You can read the piece here.
In the last post of this series, I’m putting together some of my favourite photos of Dubrovnik.
From the walls, the church tops, spires and bells, are so much more accessible than when standing below the church steps, neck craned and eyes squinting. I count the tiles, the bells and the pigeons. And then I count clouds.
St. Blaise, the patron saint of Dubrovnik, takes his job very seriously. He stands above the cathedral, along the wall, at the entrance, above the water, looking out at sea. There’ll be no slacking off on his part. None at all.
She sits along the walls, on an open patch close to the Maritime museum. The thousand tourists don’t distract her from the intricate patterns she was creating. When asked if this is all her handiwork, she says yes. And her mother’s. And her aunt’s. And her sister’s. Then she goes back to work.
Shop windows are my weakness. Ok, one of them. But look how colourful they are. And shiny. And full of things you can buy. Pretty things. New things. Did I mention shiny things? I’m not allowed to spend too much time in front of them.
From a distance this is such a sweet picture. A group of senior citizens sitting on a bench along the water, exchanging stories. In my head, these are stories of the good old days and of youthful escapades. As I get closer, I hear the swear words, and catch the aggressive gesturing. I walk by really quick. The fight continues for a while.
Here’s the truth – the real reason we travel is for the food. The first thing we do is look up the best food stops around, and then we plan the rest of the day around our meals. Can there be any other way? I think not.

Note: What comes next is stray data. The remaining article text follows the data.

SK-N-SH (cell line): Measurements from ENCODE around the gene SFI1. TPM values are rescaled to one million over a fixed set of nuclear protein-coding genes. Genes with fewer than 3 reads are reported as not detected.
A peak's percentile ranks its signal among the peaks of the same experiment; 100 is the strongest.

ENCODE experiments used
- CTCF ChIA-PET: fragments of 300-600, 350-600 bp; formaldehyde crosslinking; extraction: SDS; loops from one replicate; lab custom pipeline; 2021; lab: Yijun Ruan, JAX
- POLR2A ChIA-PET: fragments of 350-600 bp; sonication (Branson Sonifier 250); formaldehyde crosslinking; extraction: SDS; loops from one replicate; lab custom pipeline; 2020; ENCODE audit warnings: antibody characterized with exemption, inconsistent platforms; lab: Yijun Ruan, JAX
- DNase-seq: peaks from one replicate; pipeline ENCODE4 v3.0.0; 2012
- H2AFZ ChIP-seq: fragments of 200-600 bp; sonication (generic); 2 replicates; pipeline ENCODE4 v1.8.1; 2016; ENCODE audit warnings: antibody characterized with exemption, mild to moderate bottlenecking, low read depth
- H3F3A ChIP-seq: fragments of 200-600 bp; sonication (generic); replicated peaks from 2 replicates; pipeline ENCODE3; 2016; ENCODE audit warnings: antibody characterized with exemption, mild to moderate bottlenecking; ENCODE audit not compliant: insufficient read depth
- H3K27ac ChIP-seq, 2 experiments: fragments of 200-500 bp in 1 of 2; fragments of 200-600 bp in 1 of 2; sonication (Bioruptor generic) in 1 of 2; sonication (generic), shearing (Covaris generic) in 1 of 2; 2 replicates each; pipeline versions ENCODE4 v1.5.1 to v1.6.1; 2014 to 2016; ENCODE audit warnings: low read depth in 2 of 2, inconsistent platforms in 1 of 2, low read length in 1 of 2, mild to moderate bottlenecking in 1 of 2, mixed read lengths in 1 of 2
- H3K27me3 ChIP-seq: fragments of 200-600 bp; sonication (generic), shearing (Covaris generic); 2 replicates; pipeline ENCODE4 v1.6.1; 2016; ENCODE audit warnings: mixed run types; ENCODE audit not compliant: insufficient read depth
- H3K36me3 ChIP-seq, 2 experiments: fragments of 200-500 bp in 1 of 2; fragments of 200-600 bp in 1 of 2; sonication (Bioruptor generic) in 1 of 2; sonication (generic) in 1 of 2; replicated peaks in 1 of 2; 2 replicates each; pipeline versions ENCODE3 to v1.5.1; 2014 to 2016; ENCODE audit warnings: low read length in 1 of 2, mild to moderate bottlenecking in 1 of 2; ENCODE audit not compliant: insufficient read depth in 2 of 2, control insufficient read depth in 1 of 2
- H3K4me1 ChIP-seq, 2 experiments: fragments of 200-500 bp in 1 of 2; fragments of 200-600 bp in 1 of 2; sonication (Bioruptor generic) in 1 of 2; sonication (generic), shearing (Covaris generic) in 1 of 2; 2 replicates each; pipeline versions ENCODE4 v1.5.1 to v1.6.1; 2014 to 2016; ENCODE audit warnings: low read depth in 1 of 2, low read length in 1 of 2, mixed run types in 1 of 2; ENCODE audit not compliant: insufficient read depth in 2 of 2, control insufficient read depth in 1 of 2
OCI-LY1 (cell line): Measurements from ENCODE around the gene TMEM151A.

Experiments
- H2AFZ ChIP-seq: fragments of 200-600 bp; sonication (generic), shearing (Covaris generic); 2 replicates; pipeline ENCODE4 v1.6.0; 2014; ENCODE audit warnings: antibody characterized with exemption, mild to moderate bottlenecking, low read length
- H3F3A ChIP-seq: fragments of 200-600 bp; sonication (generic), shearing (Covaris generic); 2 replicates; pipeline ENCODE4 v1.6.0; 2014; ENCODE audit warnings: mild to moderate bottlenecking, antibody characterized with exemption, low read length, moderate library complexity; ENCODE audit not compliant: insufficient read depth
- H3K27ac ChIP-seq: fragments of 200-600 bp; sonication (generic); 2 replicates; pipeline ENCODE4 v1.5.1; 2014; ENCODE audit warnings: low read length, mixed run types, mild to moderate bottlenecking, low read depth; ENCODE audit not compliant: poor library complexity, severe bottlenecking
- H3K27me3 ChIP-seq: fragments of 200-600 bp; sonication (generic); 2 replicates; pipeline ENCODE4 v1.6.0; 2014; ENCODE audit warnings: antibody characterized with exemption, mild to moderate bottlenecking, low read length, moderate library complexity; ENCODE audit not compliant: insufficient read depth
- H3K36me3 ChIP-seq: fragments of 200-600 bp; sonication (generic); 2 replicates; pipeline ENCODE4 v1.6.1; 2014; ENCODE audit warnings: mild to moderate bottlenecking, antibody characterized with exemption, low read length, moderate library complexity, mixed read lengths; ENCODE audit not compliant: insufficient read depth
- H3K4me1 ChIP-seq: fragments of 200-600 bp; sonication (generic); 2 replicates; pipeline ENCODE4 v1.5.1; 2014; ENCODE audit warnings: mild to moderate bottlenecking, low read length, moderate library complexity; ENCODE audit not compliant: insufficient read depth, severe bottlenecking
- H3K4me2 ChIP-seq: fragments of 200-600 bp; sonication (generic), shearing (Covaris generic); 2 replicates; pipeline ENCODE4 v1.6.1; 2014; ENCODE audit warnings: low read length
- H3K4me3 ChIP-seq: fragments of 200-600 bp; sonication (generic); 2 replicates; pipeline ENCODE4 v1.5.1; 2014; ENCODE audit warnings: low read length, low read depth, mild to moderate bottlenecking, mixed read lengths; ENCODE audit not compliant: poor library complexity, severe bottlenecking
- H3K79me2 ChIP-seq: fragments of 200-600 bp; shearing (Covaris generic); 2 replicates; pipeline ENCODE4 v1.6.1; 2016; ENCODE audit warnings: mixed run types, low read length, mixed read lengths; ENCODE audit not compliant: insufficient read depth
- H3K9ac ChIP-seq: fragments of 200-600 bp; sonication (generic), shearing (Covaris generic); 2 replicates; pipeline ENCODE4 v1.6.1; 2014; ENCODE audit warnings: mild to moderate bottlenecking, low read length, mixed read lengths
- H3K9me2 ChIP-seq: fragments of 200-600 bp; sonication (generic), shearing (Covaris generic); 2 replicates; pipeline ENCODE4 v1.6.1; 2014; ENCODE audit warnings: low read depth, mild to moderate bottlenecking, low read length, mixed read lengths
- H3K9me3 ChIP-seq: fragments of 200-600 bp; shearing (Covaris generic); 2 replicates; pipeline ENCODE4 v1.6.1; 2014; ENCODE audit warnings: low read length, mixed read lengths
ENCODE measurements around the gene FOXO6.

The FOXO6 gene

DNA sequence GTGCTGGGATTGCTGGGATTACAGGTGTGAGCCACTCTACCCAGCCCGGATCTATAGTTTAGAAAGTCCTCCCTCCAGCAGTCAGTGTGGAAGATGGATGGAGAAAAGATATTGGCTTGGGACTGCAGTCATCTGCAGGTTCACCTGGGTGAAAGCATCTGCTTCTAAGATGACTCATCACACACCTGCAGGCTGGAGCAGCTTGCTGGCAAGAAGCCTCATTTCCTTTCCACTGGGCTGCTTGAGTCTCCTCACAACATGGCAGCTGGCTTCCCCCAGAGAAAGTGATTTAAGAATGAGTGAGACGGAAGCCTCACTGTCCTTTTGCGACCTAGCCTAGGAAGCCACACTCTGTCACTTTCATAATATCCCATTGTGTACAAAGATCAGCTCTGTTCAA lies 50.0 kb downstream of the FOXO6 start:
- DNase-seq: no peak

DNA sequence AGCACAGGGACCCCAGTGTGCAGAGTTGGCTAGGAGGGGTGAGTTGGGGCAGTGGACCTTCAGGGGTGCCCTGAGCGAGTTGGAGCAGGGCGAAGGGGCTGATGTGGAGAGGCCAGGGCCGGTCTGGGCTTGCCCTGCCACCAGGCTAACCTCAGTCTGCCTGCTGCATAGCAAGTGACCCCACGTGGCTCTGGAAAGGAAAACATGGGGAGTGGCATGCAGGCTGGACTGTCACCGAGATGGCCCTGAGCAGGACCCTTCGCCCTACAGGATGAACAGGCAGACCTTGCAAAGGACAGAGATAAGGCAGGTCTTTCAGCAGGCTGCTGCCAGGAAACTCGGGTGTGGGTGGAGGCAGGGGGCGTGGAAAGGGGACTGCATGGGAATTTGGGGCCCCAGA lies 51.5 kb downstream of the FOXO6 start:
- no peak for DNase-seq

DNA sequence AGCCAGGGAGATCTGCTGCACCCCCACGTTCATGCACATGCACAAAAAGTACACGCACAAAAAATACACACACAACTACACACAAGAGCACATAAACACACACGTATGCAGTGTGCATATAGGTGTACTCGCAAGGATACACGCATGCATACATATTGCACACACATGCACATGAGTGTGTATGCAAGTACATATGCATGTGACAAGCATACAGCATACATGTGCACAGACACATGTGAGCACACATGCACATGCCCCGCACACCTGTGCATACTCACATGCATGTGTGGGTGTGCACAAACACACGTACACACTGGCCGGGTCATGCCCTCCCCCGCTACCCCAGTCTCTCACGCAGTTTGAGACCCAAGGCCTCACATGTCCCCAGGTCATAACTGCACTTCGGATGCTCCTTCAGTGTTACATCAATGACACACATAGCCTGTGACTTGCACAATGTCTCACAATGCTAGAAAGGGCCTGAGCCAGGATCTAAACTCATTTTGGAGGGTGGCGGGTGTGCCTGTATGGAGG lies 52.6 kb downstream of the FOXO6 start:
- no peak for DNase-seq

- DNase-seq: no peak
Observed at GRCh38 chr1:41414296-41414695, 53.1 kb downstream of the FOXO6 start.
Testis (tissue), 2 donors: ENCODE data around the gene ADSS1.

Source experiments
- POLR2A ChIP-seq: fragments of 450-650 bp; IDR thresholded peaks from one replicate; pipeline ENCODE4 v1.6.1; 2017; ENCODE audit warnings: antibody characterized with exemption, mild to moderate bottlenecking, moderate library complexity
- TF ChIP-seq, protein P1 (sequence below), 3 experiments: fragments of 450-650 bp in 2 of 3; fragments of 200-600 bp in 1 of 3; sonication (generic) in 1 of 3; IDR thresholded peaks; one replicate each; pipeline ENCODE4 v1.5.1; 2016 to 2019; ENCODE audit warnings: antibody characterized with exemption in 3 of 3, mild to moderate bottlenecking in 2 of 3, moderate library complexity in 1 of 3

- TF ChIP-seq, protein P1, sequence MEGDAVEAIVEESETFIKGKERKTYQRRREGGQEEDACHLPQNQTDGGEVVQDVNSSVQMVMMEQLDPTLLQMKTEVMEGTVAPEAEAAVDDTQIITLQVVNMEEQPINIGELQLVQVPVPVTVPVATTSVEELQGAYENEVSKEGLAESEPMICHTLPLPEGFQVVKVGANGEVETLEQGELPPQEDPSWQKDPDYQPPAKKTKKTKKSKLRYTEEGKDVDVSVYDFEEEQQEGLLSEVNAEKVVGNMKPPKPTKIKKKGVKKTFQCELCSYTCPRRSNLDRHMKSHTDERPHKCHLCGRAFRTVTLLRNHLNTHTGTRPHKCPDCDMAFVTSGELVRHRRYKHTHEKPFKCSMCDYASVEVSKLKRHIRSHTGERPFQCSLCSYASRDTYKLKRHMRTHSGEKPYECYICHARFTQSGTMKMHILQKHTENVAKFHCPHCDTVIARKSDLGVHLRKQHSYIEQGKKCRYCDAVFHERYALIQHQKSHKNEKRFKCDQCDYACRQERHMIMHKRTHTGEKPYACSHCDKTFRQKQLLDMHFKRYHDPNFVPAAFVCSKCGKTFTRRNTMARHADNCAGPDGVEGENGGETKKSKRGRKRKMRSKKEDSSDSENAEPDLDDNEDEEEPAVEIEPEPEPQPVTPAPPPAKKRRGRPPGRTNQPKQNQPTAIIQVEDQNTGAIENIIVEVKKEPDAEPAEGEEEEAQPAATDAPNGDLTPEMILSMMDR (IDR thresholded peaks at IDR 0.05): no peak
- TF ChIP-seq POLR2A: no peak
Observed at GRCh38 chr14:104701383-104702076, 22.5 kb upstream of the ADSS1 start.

The pigeons are her friends. She runs in their midst, arms raised to her sides. She feeds them pieces of bread; pieces torn by her mother standing on the sidelines.
Outside the walls there’s a whole other world. Two actually. On one side is the city, the rest of the city, where regular people lead regular lives, go to work, go to school, fuel up their tanks, and clean their floors. On the other, is the sea, the Adriatic and everything it brings with it.
This is an anomaly in Croatia. The sea usually doesn’t play second fiddle to anything. The electric blue-green water, so clean that you can see the floor down below, past the fish and other sea creatures, takes it well though.
It entertains those who’ve had their share of the city within the walls without sulking. Sometimes it’s a giggling group with a hyperactive camera, at others the solo traveller with a paperback, or an exhausted local grabbing a bite (and some peace) on a bench.
It’s never too lonely though, not with the daily ferries, charters and fishing boats. When the people turn away, it entertains cats and spiders and sea creatures like crabs before they are caught and added to the pot. When it’s left alone, as it usually is at some point, it sings and hums, sometimes softly, at others it’s a roar.
The war is over, but it isn’t forgotten. Entering the old city from the Pile Gate, visitors pass the map detailing war damage. In the Franciscan monastery, exhibits share space with bullet holes and lodged shrapnel. The Sponza Palace has a war time photo exhibit, a memorial and a reminder of the brutalities of a war fought not too long ago.
Walking past photos of burning landmarks, the very landmarks I’ve spent the morning with, is eerie. I try to fight that dark, clamping heaviness as I walk past the soldier portraits. Some are just fresh faced boys of no more than nineteen. No one should have to be nineteen forever.